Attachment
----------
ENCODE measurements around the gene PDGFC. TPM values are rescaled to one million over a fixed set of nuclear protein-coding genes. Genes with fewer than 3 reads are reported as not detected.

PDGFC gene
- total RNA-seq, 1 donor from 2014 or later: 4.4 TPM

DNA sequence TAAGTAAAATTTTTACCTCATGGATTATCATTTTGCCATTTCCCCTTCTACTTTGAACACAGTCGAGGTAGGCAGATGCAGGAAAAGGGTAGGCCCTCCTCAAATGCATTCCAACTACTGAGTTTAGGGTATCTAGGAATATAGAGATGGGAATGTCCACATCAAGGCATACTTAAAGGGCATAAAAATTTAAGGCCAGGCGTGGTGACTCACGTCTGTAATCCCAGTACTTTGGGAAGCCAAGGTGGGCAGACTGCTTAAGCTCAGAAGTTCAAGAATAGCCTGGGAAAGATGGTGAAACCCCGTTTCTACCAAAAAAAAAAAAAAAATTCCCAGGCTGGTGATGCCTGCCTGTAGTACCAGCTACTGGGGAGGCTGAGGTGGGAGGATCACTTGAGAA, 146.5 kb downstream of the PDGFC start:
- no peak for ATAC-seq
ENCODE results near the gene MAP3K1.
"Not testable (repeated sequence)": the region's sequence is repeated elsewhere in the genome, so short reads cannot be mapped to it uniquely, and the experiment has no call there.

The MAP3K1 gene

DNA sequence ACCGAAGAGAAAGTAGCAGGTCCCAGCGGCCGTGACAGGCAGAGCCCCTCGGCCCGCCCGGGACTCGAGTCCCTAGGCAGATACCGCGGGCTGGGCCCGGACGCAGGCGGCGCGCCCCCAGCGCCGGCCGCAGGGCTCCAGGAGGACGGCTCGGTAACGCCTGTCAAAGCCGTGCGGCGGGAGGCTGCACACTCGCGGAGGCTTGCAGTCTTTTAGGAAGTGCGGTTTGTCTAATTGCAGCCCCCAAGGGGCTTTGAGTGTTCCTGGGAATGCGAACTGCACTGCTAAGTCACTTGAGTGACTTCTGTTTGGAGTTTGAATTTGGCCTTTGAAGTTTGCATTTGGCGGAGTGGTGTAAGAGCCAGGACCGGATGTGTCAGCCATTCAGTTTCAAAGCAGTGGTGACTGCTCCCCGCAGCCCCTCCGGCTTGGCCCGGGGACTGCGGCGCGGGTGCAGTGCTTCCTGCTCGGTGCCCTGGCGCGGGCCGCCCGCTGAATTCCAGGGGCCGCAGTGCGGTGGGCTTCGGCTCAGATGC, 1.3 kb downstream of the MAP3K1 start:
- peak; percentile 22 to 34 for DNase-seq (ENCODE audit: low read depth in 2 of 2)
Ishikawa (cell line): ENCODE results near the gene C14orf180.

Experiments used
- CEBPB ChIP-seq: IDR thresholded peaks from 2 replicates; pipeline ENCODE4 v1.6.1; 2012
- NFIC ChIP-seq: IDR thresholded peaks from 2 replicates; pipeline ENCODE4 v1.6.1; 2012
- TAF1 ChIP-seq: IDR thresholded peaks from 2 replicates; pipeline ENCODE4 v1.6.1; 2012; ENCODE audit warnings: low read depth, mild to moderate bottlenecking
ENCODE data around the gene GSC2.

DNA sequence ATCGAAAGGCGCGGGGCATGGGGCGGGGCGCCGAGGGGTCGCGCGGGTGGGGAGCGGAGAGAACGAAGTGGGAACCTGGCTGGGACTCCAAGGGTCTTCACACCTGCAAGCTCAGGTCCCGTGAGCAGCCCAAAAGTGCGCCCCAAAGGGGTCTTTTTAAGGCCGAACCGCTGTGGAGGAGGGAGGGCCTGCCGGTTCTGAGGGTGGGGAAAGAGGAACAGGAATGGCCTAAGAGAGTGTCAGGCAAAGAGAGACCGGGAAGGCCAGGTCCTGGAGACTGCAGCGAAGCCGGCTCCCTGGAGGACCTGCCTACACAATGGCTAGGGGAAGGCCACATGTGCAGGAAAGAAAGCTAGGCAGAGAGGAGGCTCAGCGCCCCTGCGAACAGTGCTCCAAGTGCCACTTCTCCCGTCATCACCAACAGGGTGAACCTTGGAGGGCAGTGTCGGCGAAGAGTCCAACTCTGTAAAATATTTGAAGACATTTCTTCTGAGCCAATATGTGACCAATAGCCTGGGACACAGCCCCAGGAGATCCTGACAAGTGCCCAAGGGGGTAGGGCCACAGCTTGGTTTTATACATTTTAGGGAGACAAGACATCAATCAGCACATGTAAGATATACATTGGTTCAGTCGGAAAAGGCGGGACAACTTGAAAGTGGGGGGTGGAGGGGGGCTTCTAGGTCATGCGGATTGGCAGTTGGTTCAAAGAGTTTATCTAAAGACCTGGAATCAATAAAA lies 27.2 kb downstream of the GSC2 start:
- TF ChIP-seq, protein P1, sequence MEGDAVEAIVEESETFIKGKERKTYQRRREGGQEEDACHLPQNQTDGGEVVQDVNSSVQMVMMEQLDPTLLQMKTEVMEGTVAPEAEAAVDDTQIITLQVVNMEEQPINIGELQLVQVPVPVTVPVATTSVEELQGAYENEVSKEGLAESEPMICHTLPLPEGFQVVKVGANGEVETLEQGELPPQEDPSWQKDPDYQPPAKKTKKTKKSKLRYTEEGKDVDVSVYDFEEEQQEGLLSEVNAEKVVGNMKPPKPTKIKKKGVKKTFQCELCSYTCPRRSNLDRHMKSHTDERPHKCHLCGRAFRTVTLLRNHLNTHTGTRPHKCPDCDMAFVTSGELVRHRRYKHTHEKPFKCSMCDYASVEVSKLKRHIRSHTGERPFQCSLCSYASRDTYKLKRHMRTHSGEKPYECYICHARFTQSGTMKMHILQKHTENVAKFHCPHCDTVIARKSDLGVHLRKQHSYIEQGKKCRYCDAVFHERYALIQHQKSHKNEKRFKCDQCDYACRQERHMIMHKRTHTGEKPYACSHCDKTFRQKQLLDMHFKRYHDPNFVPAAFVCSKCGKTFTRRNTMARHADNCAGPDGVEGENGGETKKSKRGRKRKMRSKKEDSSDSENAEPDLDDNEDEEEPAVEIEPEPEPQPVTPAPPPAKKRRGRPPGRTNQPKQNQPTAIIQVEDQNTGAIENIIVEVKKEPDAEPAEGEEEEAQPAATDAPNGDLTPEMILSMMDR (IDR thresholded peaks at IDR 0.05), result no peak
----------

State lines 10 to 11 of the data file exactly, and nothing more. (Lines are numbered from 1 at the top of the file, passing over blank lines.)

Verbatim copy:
- peak; percentile 22 to 34 for DNase-seq (ENCODE audit: low read depth in 2 of 2)
Ishikawa (cell line): ENCODE results near the gene C14orf180.